Patrick Flynn (BS in Physics and Mathematics, 2018) did his senior thesis project on Localized structures in a diffusive run and tumble model for M. xanthus, as part of the Complex Systems REU at the University of Minnesota with Arnd Scheel (Bo Sun was the local advisor).  Patrick also contributed to the linear solver code for the Monte-Carlo simulations performed in David Roundy’s research group in Physics.  Patrick is now a Ph. D. candidate in the Department of Applied Mathematics at Brown University. He is studying the Euler- and Vlasov-Poisson models appearing in plasma and astrophysics. His NSF GRFP proposal was about answering questions such as the existence and stability of solitary waves, or the existence of solutions containing many interacting solitary waves, for the Euler- and Vlasov-Posson equations.  Patrick says he is “very enthusiastic about being able to address questions that have been partially addressed by the physics community to discover new mathematics, and in turn inform scientific discovery. Of course, my time at Oregon State was very formative in this regard, and I still heavily rely on what I learned in the mathematics and physics programs there. After all, I first learned what a dispersion relation was from David Roundy!” The accompanying picture shows Patrick on the Brown Campus.

See the Impact article from the College of Science for some more details about College of Science GRFP recipients.

Drivers on OR34 now see Senior Instructor Randy Milstein smiling at them.

OSU Astronomer in Residence, Senior Physics Instructor and man-about-Corvallis Randall Milstein has been featured by Samaritan Hospital in an article and a huge billboard on OR34. See https://www.samhealth.org/randallm for the full article. You can meet Randy in person in Physics 104 (Descriptive Astronomy), the class he teaches to hundreds of students every term at Oregon State.

Prof. Bo Sun

In December 2019, Associate Prof. Bo Sun received the Richard T. Jones New Investigator Award from the Medical Research Foundation of Oregon for his work on the biophysics of collective behavior in cells.

For more details on the award see the MRF awards site and the longer College of Science IMPACT article about Bo’s work.

And check out his research group at https://sites.google.com/site/biophysicsbosun/ to read about the successes of the large number of graduate and undergraduate students working in his lab.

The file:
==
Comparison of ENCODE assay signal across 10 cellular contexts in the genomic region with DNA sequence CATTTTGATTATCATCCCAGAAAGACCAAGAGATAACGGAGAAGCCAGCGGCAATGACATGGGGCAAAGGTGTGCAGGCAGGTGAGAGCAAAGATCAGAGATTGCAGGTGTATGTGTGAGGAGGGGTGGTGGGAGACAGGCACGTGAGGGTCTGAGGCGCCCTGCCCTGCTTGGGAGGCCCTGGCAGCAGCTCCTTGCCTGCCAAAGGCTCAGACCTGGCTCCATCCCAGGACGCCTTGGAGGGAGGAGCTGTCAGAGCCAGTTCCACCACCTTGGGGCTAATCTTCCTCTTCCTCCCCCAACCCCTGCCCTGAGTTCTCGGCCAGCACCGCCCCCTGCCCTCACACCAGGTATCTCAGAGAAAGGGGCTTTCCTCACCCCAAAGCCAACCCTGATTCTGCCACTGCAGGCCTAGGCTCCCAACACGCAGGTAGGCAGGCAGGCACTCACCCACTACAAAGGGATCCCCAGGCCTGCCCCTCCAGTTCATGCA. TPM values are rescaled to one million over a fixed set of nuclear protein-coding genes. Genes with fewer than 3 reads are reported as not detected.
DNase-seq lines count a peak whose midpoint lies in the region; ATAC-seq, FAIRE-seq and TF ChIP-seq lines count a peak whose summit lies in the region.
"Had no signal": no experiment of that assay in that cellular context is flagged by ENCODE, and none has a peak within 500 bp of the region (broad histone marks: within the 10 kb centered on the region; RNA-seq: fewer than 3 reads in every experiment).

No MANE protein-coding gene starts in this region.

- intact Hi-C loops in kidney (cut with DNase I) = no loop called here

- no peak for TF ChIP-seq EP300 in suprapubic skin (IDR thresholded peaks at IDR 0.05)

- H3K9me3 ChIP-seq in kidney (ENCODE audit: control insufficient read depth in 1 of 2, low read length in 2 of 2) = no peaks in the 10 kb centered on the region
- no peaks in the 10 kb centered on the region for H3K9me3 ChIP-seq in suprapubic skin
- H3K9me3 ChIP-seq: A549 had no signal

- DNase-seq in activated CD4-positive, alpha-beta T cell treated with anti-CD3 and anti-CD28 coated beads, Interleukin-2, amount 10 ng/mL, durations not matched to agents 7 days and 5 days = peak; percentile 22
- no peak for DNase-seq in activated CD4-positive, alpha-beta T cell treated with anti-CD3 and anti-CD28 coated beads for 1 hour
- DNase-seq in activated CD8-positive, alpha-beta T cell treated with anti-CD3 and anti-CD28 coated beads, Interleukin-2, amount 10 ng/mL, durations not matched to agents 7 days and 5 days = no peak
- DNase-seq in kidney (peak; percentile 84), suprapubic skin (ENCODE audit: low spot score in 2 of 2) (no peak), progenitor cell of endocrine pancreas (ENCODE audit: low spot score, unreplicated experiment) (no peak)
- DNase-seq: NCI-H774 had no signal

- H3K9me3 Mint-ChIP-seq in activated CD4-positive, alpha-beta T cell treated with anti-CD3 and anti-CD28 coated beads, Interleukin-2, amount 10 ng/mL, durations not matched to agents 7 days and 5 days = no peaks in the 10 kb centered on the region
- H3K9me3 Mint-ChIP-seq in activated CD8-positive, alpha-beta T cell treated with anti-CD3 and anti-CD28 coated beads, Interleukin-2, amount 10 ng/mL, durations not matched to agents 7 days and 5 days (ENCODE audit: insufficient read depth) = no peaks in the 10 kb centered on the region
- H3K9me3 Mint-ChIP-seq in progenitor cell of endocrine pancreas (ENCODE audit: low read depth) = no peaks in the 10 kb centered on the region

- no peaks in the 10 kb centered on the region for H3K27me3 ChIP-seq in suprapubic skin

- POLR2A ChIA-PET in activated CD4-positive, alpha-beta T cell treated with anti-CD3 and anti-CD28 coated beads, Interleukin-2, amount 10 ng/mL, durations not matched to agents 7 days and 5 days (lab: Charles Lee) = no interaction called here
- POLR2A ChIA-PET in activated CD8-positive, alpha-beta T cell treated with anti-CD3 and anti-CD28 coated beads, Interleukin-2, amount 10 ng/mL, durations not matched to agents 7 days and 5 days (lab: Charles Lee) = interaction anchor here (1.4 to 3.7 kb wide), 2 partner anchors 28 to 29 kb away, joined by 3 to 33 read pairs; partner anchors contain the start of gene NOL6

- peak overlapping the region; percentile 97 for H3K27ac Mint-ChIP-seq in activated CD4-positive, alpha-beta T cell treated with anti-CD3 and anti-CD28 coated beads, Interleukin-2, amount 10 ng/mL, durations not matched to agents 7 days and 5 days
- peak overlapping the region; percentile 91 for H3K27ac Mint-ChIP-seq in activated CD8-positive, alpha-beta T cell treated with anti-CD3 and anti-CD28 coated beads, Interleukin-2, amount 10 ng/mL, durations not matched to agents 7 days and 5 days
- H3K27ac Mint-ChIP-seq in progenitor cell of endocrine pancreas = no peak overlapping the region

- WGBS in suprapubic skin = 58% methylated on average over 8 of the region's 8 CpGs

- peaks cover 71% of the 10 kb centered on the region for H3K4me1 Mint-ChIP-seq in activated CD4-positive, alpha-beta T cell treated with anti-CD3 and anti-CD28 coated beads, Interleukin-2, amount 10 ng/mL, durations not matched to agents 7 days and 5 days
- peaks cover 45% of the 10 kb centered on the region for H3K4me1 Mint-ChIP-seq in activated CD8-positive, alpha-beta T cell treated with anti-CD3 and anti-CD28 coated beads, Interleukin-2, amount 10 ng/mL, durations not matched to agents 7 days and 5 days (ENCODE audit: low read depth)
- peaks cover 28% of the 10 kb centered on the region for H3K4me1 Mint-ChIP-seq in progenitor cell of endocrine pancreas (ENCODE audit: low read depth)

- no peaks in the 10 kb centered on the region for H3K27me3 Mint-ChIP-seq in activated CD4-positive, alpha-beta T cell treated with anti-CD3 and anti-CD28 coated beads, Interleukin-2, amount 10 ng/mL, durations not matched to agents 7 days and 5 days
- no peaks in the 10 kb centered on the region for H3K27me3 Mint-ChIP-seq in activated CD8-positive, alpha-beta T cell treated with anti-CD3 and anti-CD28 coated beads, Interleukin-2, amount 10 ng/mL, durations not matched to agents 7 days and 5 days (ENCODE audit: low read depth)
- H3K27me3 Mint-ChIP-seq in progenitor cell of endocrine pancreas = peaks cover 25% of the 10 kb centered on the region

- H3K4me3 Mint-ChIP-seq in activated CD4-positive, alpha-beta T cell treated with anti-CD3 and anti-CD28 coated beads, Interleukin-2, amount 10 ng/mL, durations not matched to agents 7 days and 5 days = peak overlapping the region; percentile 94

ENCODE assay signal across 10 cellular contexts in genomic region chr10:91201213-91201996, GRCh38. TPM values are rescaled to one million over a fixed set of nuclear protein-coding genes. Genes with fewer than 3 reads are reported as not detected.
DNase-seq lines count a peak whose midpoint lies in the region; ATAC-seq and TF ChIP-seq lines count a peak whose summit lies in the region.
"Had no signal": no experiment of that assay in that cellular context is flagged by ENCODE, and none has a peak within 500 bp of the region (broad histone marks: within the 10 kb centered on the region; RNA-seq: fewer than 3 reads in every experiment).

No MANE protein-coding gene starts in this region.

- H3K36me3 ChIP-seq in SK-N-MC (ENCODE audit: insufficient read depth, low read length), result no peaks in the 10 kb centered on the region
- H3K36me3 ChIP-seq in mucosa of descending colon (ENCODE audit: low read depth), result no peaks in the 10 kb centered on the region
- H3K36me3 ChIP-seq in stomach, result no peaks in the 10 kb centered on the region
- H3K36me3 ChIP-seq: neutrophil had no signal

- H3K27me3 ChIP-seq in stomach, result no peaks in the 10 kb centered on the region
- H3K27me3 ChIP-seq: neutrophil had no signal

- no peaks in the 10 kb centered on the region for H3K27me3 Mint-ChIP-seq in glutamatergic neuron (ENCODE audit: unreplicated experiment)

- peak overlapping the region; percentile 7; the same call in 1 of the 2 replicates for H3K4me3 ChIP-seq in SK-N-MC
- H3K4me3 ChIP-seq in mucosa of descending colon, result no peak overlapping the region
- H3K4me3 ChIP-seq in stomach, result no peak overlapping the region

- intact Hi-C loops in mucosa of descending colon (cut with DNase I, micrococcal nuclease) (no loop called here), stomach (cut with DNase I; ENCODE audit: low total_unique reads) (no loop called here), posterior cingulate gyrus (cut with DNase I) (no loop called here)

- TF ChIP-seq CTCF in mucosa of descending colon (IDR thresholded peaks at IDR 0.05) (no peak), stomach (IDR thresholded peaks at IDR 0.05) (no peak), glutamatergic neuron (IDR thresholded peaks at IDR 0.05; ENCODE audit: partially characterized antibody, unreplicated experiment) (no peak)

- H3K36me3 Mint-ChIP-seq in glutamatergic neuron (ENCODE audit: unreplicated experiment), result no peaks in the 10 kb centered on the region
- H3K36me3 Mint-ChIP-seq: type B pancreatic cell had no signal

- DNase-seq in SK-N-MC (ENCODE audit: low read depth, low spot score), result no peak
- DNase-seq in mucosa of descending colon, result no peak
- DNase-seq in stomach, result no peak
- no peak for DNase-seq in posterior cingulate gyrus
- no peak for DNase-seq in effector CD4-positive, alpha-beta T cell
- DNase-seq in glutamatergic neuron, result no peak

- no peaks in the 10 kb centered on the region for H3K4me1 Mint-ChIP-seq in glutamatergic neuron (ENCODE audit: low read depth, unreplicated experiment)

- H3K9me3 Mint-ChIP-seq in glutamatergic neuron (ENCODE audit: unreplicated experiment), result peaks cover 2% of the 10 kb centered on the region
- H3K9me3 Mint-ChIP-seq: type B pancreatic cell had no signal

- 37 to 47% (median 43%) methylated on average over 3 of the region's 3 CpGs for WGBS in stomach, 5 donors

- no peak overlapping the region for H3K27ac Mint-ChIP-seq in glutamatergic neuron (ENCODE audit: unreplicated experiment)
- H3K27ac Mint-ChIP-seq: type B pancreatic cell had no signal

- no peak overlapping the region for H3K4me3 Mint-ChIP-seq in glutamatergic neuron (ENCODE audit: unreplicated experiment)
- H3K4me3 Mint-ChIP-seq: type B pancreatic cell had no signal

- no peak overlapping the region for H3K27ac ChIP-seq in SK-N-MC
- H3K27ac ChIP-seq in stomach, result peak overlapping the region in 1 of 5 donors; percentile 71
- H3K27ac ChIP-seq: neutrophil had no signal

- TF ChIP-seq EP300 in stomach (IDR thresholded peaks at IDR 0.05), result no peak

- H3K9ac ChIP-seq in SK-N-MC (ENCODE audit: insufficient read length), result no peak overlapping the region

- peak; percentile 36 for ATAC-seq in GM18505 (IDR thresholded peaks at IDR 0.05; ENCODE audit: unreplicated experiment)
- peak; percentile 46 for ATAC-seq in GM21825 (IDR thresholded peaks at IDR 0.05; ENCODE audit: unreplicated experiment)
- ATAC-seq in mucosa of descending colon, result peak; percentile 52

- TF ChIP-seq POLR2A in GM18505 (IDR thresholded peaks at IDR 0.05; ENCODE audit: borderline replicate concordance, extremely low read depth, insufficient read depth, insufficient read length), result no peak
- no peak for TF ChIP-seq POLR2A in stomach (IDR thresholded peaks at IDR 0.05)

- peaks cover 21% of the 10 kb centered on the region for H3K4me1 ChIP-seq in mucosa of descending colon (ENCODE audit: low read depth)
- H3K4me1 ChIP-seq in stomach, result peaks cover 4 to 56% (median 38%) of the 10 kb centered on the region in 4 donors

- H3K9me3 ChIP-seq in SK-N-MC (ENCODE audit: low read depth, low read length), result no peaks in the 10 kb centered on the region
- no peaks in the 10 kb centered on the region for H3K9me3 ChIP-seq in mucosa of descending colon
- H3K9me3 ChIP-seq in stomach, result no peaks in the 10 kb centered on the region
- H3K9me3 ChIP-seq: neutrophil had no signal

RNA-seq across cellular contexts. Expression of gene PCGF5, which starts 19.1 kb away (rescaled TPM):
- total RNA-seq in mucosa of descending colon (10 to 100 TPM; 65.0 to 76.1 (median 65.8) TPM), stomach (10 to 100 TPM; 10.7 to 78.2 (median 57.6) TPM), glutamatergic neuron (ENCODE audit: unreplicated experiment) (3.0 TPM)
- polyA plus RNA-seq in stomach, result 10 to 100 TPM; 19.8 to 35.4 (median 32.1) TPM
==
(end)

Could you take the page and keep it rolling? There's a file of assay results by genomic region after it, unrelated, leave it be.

Congratulations Bo!

Dear Physics community,

The Physics Beavers are studying remotely this quarter.

Oregon State Physics is still operating, although our labs are in standby mode and our teaching is now all remote.   We’re using online channels like Zoom and Slack to maintain our tradition of student interaction in courses.  Students are still working together on problems and the Society of Physics Students  is launching an online game night.  We could not have done this without herculean efforts by faculty and students to create online labs, videos, and sophisticated live classes in 3 weeks.  Grad students are writing new labs and undergraduates are serving as learning assistants in the Virtual Wormhole.  See this video on vectors produced in our Lightboard studio to see what our students see.

On campus, research is on standby. Biophysicists Weihong Qiu and Bo Sun led the Physics effort to collect personal protective equipment (PPE) that Oregon State then donated to Oregon Emergency Management agencies.  https://today.oregonstate.edu/news/oregon-state-collects-nearly-200000-pairs-gloves-other-medical-supplies-covid-19-crisis  But, you can’t grow carbon nanotubes or cancer cell lines at home so on-campus research is now on hold.  In the short run, we can work on writing things up, doing the literature searches we never have time for and analyzing data, but we’re eager to get back to our labs. 

If you are interested in helping students financially in the short term, Oregon State has set up an emergency fund for students in need.  Many students (or their parents) have lost their jobs and are struggling with basics like books, rent,  food and the now vital internet connection. Please consider donating to the Beavers Care fund which is providing emergency funding to OSU students https://app.fundmetric.com/qvRUQF9u4 (You can designate the College of Science) or to the Human Services Resource Center (HSRC) https://studentlife.oregonstate.edu/hsrc which provides food boxes, loaner computers and other emergency supplies for students.  

We’ll be providing updates as things progress. 

Heidi Schellman

The Physics Beavers are working remotely this week.

As part of Oregon State University’s COVID-19 mitigation plans, most Physics activities are moving to remote access.

Courses will be taught via remotely starting March 30: https://learn.oregonstate.edu/keep-learning

Colloquia and Seminars will also use video connections

We’ll keep you updated as we know more.

Physics research isn’t just for Physics majors. Biophysicist Weihong Qiu hosts students from BioHealth Sciences and Biochemistry in his lab as well.

Haelyn Epp and Weihong Qiu preparing motor protein samples in the lab.

BioHealth student Haelyn Epp used her #SUREScience scholarship to work in a biophysics lab on motor proteins. “My scholarship replaced one of my jobs, [and] allowed me to focus on research in a way I had not been able to,” says Haelyn. Read the full article at:

Prof. Bo Sun has received an NSF CAREER award for his biophysics research. Please look at the longer IMPACT article for details. (And he’s also the 2019 Richard T. Jones New Investigator Award for the Medical Research Foundation of Oregon, more details on that after the ceremony in Portland later this term.)